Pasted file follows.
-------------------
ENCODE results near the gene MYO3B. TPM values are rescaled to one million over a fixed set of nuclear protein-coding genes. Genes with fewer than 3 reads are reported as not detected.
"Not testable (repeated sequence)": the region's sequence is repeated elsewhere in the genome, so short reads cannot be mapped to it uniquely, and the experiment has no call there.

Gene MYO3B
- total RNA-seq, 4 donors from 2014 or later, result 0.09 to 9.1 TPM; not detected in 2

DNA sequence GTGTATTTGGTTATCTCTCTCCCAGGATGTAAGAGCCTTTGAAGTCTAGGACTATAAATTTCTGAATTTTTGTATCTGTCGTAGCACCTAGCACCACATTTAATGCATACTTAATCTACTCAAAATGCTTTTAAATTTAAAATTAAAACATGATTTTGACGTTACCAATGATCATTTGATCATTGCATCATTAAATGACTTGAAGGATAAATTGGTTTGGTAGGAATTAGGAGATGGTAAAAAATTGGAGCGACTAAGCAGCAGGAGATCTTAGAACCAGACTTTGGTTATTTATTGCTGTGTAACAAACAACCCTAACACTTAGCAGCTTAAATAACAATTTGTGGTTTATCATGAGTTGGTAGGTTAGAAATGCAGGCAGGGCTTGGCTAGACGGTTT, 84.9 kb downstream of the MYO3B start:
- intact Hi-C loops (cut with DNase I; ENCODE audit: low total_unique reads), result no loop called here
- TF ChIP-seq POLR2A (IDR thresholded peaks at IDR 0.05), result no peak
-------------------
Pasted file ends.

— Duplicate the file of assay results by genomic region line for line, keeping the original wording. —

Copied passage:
ENCODE results near the gene MYO3B. TPM values are rescaled to one million over a fixed set of nuclear protein-coding genes. Genes with fewer than 3 reads are reported as not detected.
"Not testable (repeated sequence)": the region's sequence is repeated elsewhere in the genome, so short reads cannot be mapped to it uniquely, and the experiment has no call there.

Gene MYO3B
- total RNA-seq, 4 donors from 2014 or later, result 0.09 to 9.1 TPM; not detected in 2

DNA sequence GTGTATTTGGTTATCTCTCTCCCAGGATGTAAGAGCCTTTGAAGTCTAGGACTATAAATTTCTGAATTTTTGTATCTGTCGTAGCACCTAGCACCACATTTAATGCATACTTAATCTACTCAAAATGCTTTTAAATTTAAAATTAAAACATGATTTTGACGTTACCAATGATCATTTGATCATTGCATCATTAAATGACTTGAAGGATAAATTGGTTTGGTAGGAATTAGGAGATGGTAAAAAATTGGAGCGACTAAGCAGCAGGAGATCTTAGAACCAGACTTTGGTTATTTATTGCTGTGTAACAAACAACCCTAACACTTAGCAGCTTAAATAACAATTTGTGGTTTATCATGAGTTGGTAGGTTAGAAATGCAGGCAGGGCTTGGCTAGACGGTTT, 84.9 kb downstream of the MYO3B start:
- intact Hi-C loops (cut with DNase I; ENCODE audit: low total_unique reads), result no loop called here
- TF ChIP-seq POLR2A (IDR thresholded peaks at IDR 0.05), result no peak